April 1849-December 1849

The Collected Letters, Volume 24


TC TO JANE WELSH CARLYLE; 21 September 1849; DOI: 10.1215/lt-18490921-TC-JWC-01; CL 24: 242-243


Scotsbrig, 21 Septr (Friday) 1849

We were all much disappointed today when, going to the Postman's place of deposit, the answer was, He had not called at all! No remedy for it. On coming home, however, a Note of Geraldine's1 with a Dumfries Newspaper lay here: The Postman had given them to one of Jamie's harvest-people by the wayside; and so, tho' not by an abbreviated route, they had arrived.

Poor creature, you have had a “bad headache” again; a most sad preparation for a long journey! Could not travel on Wednesday, but had to lie in sick misery instead. I rather dreaded such a thing, as the residue of past ailments. However I do now infer from Geraldine's Note, which seems to bear tho' indistinctly the London Postmark according to its intention, that you are at least in your own home at Chelsea; which is one point gained, and a great one.2 Tomorrow surely will bring me a Note from your own hand: may it report all well, especially your poor little self well. A good sleep in your own old bed would cover a multitude of cracks. We shall lie in wait for the Postman tomorrow, and catch his Letter at first hand!— I must have written you today at any rate, independent of Geraldine's Letter, for tomorrow there will be no post to London.

Repose here, excellent sleep nightly, and a day of the most perfect vacancy from effort or disturbance of any kind, are duly vouchsafed me: no other news have I, or can I have. About 8 o'clock usually I awaken; find a Tub of excellent rain-water with two big sponges waiting me from the previous night; get into these, and splash (a blessing denied me, all the time, at Glen Truim); splashing is hardly done when in my Mother's room a neat hot breakfast, of coffee, toast, and an excellent egg, waits me: after which a day of “sauntering about the doon,”3 reading some foolish, empty but not entirely insane Book (Voyage en Espagne, an old image of Spanish grandeur, folly and wickedness of Louis XIV's time, has served me these last 3 days); dinner of chicken-broth with a slice of excellent ham, is “on the table at 4” (an hour or more too early,—except when, as yesterday, I omit it altogether); tea at 5, all ready for tea by that time: after which I sally forth with a stick in my hand, and take a long stretch of walking. One night round by Castlebank, Grahamhall (if you knew all these localities, on the Pennersaughs side) and Ecclefechan: last night, by Cushat Hill, and damp shady woods, which brought me home by Waterbeck;—a strange impressive kind of course for me, with the autumn wind soughing over the back wildernesses, and “ghosts” sitting on the tail of every cloud for me! After porridge, I have a little more reading sometimes, at all events an ultimate smoke is due; and then I tumble into bed. Such a life as I say to myself, cannot last forever! Yesterday Grahame came, poor old fellow; I had to omit dinner, get him some tea quam primum [as soon as possible], and set him on his way again. Wearisome extremely was the good man's talk to me, is indeed almost all talk.— I wait your report on Chelsea, and shall then try to fix my day.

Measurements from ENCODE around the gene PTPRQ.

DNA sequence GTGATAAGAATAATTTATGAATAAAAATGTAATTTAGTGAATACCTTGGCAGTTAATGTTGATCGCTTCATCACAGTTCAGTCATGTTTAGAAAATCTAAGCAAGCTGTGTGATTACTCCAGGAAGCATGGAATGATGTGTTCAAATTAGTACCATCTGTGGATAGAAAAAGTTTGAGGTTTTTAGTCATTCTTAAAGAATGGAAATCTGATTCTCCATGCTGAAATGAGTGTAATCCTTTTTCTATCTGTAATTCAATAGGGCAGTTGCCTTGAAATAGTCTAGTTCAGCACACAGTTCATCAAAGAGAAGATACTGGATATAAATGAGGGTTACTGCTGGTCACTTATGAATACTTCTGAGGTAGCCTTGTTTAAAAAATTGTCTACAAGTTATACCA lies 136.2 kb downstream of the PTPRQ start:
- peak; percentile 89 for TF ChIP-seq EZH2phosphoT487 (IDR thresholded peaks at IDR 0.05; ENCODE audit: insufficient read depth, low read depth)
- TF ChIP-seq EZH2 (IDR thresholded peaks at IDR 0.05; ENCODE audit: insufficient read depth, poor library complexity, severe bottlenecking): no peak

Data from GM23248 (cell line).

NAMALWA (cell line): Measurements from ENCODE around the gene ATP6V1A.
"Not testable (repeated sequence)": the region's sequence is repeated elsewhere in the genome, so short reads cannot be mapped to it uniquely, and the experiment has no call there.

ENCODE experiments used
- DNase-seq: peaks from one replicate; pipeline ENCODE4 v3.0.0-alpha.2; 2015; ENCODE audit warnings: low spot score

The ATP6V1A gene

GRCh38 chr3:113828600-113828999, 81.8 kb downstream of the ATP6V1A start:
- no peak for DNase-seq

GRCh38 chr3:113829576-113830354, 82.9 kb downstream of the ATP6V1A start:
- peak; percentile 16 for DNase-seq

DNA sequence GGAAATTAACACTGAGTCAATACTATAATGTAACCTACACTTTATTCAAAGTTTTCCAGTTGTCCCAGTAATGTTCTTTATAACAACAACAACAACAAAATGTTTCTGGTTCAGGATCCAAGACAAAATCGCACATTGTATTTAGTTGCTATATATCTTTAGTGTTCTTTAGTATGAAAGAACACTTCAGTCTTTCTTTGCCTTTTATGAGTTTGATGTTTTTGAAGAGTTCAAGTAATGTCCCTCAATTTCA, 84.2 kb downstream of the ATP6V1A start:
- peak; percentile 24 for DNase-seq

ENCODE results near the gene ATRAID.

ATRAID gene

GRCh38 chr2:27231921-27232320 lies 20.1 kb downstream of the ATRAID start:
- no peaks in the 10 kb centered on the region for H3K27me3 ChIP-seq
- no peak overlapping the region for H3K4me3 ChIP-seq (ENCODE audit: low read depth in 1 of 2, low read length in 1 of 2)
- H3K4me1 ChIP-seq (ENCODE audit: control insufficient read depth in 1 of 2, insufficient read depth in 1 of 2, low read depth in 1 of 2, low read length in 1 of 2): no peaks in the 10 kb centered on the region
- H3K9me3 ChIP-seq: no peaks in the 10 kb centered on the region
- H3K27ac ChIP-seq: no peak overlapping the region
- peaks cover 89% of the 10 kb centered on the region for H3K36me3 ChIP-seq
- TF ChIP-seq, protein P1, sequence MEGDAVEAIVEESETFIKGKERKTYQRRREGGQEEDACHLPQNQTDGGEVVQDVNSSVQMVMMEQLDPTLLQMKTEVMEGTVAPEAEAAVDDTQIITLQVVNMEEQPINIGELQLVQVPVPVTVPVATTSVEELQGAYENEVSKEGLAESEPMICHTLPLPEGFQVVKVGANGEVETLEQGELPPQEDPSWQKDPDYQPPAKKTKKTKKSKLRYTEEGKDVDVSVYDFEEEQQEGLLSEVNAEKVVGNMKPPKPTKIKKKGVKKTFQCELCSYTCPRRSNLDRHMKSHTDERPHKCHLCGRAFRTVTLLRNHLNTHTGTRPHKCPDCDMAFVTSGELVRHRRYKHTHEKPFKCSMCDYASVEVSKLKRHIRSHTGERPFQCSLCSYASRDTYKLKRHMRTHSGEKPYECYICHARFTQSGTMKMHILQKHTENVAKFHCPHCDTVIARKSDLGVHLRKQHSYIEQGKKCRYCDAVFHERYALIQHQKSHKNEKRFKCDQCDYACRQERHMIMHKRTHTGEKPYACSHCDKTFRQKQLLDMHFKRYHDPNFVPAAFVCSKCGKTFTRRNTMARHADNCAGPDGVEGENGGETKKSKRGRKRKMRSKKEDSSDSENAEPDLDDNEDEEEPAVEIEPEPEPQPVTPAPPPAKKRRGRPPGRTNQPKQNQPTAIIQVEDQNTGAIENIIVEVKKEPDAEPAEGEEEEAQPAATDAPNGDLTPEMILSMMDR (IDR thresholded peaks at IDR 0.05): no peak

Jamie is ending his cutting operation today; busy too in “carrying,” has already two ricks in: a loud grey northwind blowing everywhere. Irish beggars abound; hardly any other new phenomenon at all. A poor vagrant Irishman coming from Langholm4 was taken with cholera on the edge of this Parish; nobody wd take him in; he was carted to Waterbeck; still nobody had pity enough to overcome his cowardice and horrow;5 the poor man was again carted to and fro for hours; finally was carted back to Langholm, with difficulty there was got into a house, and in a short space after died: no more shocking history have I heard this long while.— The express train (from Lockerby a little before 1 p.m.), which reaches Eustn Sqre at 11, that seems the Train for me. God bless thee, dear little Goody! Write, write.

T. Carlyle